Crisis, Reconciliation and Renewal

24 05 2012

When I was younger, Dad and I liked to play ball every now and again in our yard. One of these typical days (I do not recall exactly when, but I must have been about 12 or 13), I remember asking him, “Dad, what does it mean when someone is gay?” Dad thought for a moment, and then finally said, “It’s when a man has the ability to love another man or a woman has the ability to love another woman the same way your mother and I do.” “Oh, ok,” I replied. “That sounds all right, then.” I still do not know what my father thought when I asked that question. This part of who I am and how it has affected the relationship I have with my parents moved from typical denial, to anger, to shame, and finally acceptance and welcome. Looking back on my youth, there were hints that I was not “like the other kids” in this regard, but by and large I either ignored them or did not notice them until I was at the Academy.

I was enjoying a ministry at the Academy with the weekly columns, the fellowship group, the bible studies, but this realization that I was a gay man marked the beginnings a crisis of faith. I did not seek out help for fear of being ostracized by the Christian community or being expelled from the Academy, so I tried to sort it out on my own, with limited success. I ultimately realized that who I was did not change anything about what I wanted to do as far as serving God. One of the two friends I confided in offered some encouragement. “Don’t worry,” he said. “When you follow Christ, you become more and more the person you are meant to be. You become more and more yourself.” I eventually did seek some informal counseling through the chaplains at the Academy. They could see how much this was troubling me and were very full of compassion. At their advice, I requested and was granted a leave of absence from the Academy. In June of 1995, I left the Academy. I got a job at the local mall on Long Island where I discovered a knack for the various aspects of merchandising. I decided not to return and instead decided to make my own way in the world. Eventually, I worked my way through another school while continuing to support myself.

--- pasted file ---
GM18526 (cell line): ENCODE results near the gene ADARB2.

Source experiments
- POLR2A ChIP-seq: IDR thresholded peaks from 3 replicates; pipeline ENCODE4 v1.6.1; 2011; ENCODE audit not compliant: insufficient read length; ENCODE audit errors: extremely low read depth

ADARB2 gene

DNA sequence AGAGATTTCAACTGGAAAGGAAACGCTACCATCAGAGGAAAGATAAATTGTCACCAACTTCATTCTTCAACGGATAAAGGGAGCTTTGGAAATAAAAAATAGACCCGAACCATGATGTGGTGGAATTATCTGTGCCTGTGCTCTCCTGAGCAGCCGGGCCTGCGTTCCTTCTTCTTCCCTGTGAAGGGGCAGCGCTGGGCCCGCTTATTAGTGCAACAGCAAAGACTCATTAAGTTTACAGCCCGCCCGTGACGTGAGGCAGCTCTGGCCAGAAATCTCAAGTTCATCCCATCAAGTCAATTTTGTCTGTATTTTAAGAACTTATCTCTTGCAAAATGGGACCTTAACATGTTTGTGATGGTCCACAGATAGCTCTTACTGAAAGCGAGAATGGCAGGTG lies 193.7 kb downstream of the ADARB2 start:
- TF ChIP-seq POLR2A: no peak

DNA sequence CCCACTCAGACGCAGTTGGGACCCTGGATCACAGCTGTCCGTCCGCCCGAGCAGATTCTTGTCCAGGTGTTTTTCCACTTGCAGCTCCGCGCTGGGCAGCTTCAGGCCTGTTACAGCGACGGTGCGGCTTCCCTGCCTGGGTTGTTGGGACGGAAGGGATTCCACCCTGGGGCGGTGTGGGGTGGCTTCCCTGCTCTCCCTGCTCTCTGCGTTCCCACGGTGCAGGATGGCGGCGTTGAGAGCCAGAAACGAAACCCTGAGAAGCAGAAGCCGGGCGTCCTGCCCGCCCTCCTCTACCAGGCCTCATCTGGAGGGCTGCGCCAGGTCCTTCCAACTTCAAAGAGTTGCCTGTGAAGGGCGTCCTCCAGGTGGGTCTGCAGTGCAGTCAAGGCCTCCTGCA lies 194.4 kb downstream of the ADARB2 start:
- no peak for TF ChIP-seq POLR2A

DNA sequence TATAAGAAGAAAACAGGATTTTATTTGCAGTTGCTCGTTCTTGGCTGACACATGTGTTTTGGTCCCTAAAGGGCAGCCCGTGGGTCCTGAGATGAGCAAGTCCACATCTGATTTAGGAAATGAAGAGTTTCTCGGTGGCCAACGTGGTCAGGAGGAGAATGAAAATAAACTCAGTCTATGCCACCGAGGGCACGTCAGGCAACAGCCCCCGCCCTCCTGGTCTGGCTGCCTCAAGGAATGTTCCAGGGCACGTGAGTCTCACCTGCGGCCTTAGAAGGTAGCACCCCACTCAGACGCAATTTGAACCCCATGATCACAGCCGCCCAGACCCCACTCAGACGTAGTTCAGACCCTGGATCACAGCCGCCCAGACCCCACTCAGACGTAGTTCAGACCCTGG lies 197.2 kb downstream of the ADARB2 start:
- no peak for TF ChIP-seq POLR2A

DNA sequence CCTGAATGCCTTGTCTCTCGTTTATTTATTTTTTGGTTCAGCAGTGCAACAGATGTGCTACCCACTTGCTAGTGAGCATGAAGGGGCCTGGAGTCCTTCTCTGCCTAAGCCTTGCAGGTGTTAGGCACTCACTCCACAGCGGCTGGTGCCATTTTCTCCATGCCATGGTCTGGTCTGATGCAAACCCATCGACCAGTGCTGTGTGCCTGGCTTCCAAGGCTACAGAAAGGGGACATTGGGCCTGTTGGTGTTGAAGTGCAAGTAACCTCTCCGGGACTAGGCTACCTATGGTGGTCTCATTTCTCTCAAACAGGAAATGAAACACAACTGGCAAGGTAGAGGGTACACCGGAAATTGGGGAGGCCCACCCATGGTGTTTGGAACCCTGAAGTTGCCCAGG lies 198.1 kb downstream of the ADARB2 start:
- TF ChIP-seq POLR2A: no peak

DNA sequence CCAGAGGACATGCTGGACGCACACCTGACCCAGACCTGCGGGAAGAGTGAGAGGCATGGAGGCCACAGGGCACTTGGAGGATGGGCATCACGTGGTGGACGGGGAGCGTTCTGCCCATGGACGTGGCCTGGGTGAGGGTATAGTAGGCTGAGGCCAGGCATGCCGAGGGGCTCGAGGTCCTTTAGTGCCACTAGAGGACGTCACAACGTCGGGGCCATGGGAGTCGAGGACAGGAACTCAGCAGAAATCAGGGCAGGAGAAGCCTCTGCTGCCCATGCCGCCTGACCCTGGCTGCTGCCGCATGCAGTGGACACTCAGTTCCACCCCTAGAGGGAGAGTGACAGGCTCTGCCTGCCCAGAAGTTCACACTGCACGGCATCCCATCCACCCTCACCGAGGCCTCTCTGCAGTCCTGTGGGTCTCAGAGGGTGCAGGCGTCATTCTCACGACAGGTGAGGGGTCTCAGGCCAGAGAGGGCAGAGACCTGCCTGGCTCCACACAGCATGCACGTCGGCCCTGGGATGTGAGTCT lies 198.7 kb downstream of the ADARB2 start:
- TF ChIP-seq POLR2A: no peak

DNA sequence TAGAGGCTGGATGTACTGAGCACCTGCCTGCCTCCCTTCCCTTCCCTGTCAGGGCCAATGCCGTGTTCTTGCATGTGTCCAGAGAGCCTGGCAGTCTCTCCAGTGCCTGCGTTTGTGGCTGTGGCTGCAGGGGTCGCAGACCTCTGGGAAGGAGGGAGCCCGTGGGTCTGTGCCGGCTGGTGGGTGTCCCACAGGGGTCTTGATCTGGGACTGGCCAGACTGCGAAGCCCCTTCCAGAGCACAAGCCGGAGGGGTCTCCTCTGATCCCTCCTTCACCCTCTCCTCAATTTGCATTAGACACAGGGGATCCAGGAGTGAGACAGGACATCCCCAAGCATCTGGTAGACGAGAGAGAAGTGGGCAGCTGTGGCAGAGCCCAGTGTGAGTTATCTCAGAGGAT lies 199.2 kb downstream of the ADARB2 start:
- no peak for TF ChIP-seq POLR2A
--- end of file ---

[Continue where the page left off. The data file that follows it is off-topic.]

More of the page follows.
It was here that I also encountered a strong sense of hostility towards the Church and to God, even among very good people. Living in fear of rejection by two cultures (the gay community and the Church) which both define a major part of who I am and are also rather hostile to each other at times is not a pleasant way to live. But, I made the best of it. I did make friends in the secular world, and I did continue to go to church and participate in the life of the community as best I could. I still did not know how I could reconcile the two halves of myself, for while I knew the Scripture was clear on the extent of the work of Christ, saying that nothing could separate us from the love of God (Romans 8), it was also clear on certain prohibitions of behavior. Could one really trump the other? Living in these two exiles continued for quite a long time.

In June of 2002, I had moved into Manhattan after landing a job as an executive assistant at an investment bank and adjusted to the change in fiscal dynamics required. At long last, I began to seek out a form of healing the two sides in earnest. I started attending church again regularly and got involved in the choir at Calvary Baptist Church in midtown Manhattan. By a stroke of luck I came across an organization in March of 2004 which had helped me to find what I had been seeking all of this time. Yes, there are answers to why the Bible says what it says, and yes, the power of the Cross and the power of Grace are greater than we can put our minds around. Going through the process of reconciliation and integration are beyond the scope of this biography, but suffice it to say, this was the first time in a very long time where I knew wholeness. One half of me did not conquer the other half … the two halves merged and I became one person again. And that sense of freedom and liberation, I think, has made me grateful for what God has done in Jesus Christ more than I ever had before



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